By Emily Williams-Robertshaw
April is National Child Abuse Prevention Month.
It’s an issue that is closer to home than anyone wants to think and, according to the Children’s Hospital Intervention and Prevention Services Center at Children’s of Alabama, the pandemic may be making it worse.
Research shows that increased stress levels among parents is a significant predictor for physical abuse and child neglect. With COVID-19 resulting in financial and health-related stress, an abusive parent may place the brunt of their aggression on their children, who have been at home more often than in a typical school year.
The CHIPS center has served as an outpatient clinic where children who have experienced abuse and their families could seek refuge since 1995. But their work goes beyond their clinic walls.
When it comes to identifying the characteristics that signify abuse, teachers and fellow classmates often are the sources who point to potential problems. Sometimes that abuse is of a sexual nature.
In 2016, the Legislature passed Erin’s Law, which requires schools to provide age-appropriate lessons to educate kids on child sexual abuse prevention.
“We’ve been working with Homewood City Schools since Erin’s Law was passed,” said Deb Schneider, director of the CHIPS Center. “Homewood was our first school that we went into after the law was passed.”
Schneider has a long history of working with many schools in the area, especially as students have been found to be in distress.
Homewood City Schools Prevention and Development Coordinator Carissa Anthony notes that the CHIPS team always has been professional when it came to teaching kids hard subjects in an interactive and appropriate way.
“Their lessons are always so interactive and well-received by the students,” Anthony said. “They are well-received by teachers, and I have even heard from some parents who said that the lessons sparked great conversations at home.”
Adapting During a Pandemic
When the pandemic hit, the CHIPS staff was unable to visit schools and provide their essential lessons. They had to adapt.
“Our IT department helped us do a Zoom presentation to a school in Pickens County, and then they saw the need for us to be able to keep doing this in the future,” Schneider said.
So, the staff reached out to Anthony and began working on a standard for virtual presentations.
“I could not be more pleased, especially at the elementary level,” Anthony said. “You know, in a normal classroom setting, only one or two kids will respond, but all of the kids were getting involved and every child was having their voice heard.”
The students responded very well, with the CHIPS representatives allowing them to interact through the screen with hand signals, Anthony said. The CHIPS team also is well versed in making the subject approachable in a way that isn’t overly frightening to kids.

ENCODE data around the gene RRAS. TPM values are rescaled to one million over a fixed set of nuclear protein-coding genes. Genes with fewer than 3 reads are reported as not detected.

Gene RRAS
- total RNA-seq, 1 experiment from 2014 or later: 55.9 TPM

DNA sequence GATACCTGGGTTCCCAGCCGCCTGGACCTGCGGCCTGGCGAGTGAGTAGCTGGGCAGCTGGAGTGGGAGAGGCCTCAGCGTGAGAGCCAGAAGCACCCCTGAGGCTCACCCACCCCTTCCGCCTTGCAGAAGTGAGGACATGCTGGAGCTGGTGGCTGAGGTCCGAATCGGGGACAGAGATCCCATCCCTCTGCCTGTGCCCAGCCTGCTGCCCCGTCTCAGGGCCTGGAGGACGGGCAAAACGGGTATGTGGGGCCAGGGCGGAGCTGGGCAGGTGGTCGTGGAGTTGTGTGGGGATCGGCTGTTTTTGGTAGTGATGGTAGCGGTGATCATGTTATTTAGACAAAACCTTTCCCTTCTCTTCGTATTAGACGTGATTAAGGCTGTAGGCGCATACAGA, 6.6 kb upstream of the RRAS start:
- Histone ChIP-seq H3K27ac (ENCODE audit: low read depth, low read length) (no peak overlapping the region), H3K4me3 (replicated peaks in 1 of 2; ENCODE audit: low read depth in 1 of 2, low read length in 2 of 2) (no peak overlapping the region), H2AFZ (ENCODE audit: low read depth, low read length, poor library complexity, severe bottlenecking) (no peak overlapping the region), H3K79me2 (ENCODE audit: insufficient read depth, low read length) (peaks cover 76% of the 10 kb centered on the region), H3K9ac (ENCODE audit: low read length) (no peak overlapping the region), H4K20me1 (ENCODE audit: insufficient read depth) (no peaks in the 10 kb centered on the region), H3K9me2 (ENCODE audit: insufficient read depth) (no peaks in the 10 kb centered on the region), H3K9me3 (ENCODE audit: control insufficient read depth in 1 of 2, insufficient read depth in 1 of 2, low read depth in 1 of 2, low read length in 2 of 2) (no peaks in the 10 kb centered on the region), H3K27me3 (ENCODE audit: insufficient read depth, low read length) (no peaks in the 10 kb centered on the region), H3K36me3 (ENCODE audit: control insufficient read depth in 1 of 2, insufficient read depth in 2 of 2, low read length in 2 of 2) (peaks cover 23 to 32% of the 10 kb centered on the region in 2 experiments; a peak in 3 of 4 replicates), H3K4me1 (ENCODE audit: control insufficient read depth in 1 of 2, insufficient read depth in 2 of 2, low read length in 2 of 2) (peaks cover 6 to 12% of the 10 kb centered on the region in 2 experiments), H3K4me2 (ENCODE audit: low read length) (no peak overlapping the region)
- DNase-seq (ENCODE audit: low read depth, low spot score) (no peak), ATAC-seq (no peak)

“It can be scary,” Anthony said. “It can be two things: it can be so scary and it can be silly, because you are talking about body parts and it’s funny. It elicits strong emotions either way.”
Anthony has sat in on multiple lessons and found that the format has allowed teachers to take on a more active role in the lesson.
“This gives teachers the same language that the CHIPS representatives use,” Anthony said. “Now they have a common way of talking about this.”
It’s not an easy subject to discuss in the home, Schneider said.
“Parents can’t just say something to their child one time and think that they have understood it,” Schneider said.
“We have an entire facility here at Children’s that is dedicated to this issue and treating children who are victims of abuse,” Schneider said.
It’s a hard reality, but a reality, nonetheless, that child abuse is not alien or uncommon.
“The best thing we can do for children is help them understand that that is wrong, number one; and that that adult is the one that’s wrong,” Anthony said. “The child is never wrong. To understand that and to equip them with a plan of what they can do if someone tries to hurt them in some way or someone does hurt them in some way, how they can find their voice and get help,” is the mission, she said.
Taking the Work Home
For Anthony, helping the CHIPS team is something that goes beyond her desk.
Her daughters have been getting involved, helping put together packets to be sent to schools in preparation for CHIPS lessons.
“It started out because I needed help for Homewood schools,” Anthony said. “I knew Deb and her team were overrun and I knew I needed kits to be put together for Homewood, so I wanted to help.
“If they are spending time putting kits together, they aren’t spending that time helping children. So, we can take this on.”
Anthony’s Berry Middle School seventh grader, Morgan, and Spain Park freshman, Maddie, have set up an assembly line at home to help get the job done. It’s also a bit nostalgic for her daughters.
They didn’t get the same lessons in elementary school, but Anthony used to read them the books the facility provided for her Homewood lessons.
“They would say, ‘We remember you reading these books to us,” and it grew from there and sparked good conversations with them,” Anthony said. “They have both had situations where their friends told them some things and they had to help them. They knew what to do from us reading those little books and talking.”